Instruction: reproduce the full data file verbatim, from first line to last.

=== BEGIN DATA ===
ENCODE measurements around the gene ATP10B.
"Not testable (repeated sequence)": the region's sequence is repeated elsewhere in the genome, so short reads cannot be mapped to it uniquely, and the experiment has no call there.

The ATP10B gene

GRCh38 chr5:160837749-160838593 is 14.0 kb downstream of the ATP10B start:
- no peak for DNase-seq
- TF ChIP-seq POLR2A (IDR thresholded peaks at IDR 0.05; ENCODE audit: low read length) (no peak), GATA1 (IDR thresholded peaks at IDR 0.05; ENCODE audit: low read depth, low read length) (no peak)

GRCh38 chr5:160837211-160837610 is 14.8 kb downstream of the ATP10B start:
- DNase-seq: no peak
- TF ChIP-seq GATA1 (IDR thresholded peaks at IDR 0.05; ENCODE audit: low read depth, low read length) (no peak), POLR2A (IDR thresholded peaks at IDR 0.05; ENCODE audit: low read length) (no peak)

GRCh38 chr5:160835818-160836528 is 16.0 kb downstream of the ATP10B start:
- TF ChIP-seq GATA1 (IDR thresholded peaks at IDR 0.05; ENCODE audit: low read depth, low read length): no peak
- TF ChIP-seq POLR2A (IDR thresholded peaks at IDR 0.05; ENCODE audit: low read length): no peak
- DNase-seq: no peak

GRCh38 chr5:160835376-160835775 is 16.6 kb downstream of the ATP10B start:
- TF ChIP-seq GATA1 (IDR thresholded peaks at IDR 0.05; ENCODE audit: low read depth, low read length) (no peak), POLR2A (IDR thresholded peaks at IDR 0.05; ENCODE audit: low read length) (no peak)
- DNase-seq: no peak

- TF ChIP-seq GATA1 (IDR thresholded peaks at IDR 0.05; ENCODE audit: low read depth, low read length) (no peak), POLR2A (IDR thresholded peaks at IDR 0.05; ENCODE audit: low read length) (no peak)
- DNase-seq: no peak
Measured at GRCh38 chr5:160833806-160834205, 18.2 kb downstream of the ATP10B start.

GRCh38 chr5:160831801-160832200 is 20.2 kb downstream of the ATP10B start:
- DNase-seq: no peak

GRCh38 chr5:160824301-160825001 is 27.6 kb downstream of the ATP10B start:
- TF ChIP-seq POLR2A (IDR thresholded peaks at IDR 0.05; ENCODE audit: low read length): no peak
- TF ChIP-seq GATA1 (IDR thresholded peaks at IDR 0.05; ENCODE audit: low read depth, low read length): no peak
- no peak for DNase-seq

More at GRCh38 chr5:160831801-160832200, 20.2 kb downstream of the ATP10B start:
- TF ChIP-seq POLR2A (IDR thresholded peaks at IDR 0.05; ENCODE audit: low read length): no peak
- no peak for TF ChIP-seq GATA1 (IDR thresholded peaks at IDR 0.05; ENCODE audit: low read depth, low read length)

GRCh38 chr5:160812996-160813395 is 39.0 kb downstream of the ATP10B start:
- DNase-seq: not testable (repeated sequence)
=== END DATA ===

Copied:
ENCODE measurements around the gene ATP10B.
"Not testable (repeated sequence)": the region's sequence is repeated elsewhere in the genome, so short reads cannot be mapped to it uniquely, and the experiment has no call there.

The ATP10B gene

GRCh38 chr5:160837749-160838593 is 14.0 kb downstream of the ATP10B start:
- no peak for DNase-seq
- TF ChIP-seq POLR2A (IDR thresholded peaks at IDR 0.05; ENCODE audit: low read length) (no peak), GATA1 (IDR thresholded peaks at IDR 0.05; ENCODE audit: low read depth, low read length) (no peak)

GRCh38 chr5:160837211-160837610 is 14.8 kb downstream of the ATP10B start:
- DNase-seq: no peak
- TF ChIP-seq GATA1 (IDR thresholded peaks at IDR 0.05; ENCODE audit: low read depth, low read length) (no peak), POLR2A (IDR thresholded peaks at IDR 0.05; ENCODE audit: low read length) (no peak)

GRCh38 chr5:160835818-160836528 is 16.0 kb downstream of the ATP10B start:
- TF ChIP-seq GATA1 (IDR thresholded peaks at IDR 0.05; ENCODE audit: low read depth, low read length): no peak
- TF ChIP-seq POLR2A (IDR thresholded peaks at IDR 0.05; ENCODE audit: low read length): no peak
- DNase-seq: no peak

GRCh38 chr5:160835376-160835775 is 16.6 kb downstream of the ATP10B start:
- TF ChIP-seq GATA1 (IDR thresholded peaks at IDR 0.05; ENCODE audit: low read depth, low read length) (no peak), POLR2A (IDR thresholded peaks at IDR 0.05; ENCODE audit: low read length) (no peak)
- DNase-seq: no peak

- TF ChIP-seq GATA1 (IDR thresholded peaks at IDR 0.05; ENCODE audit: low read depth, low read length) (no peak), POLR2A (IDR thresholded peaks at IDR 0.05; ENCODE audit: low read length) (no peak)
- DNase-seq: no peak
Measured at GRCh38 chr5:160833806-160834205, 18.2 kb downstream of the ATP10B start.

GRCh38 chr5:160831801-160832200 is 20.2 kb downstream of the ATP10B start:
- DNase-seq: no peak

GRCh38 chr5:160824301-160825001 is 27.6 kb downstream of the ATP10B start:
- TF ChIP-seq POLR2A (IDR thresholded peaks at IDR 0.05; ENCODE audit: low read length): no peak
- TF ChIP-seq GATA1 (IDR thresholded peaks at IDR 0.05; ENCODE audit: low read depth, low read length): no peak
- no peak for DNase-seq

More at GRCh38 chr5:160831801-160832200, 20.2 kb downstream of the ATP10B start:
- TF ChIP-seq POLR2A (IDR thresholded peaks at IDR 0.05; ENCODE audit: low read length): no peak
- no peak for TF ChIP-seq GATA1 (IDR thresholded peaks at IDR 0.05; ENCODE audit: low read depth, low read length)

GRCh38 chr5:160812996-160813395 is 39.0 kb downstream of the ATP10B start:
- DNase-seq: not testable (repeated sequence)